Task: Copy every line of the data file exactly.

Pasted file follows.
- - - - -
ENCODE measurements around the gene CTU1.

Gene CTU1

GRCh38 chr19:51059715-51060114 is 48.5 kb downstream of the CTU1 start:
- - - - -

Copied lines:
ENCODE measurements around the gene CTU1.

Gene CTU1

GRCh38 chr19:51059715-51060114 is 48.5 kb downstream of the CTU1 start: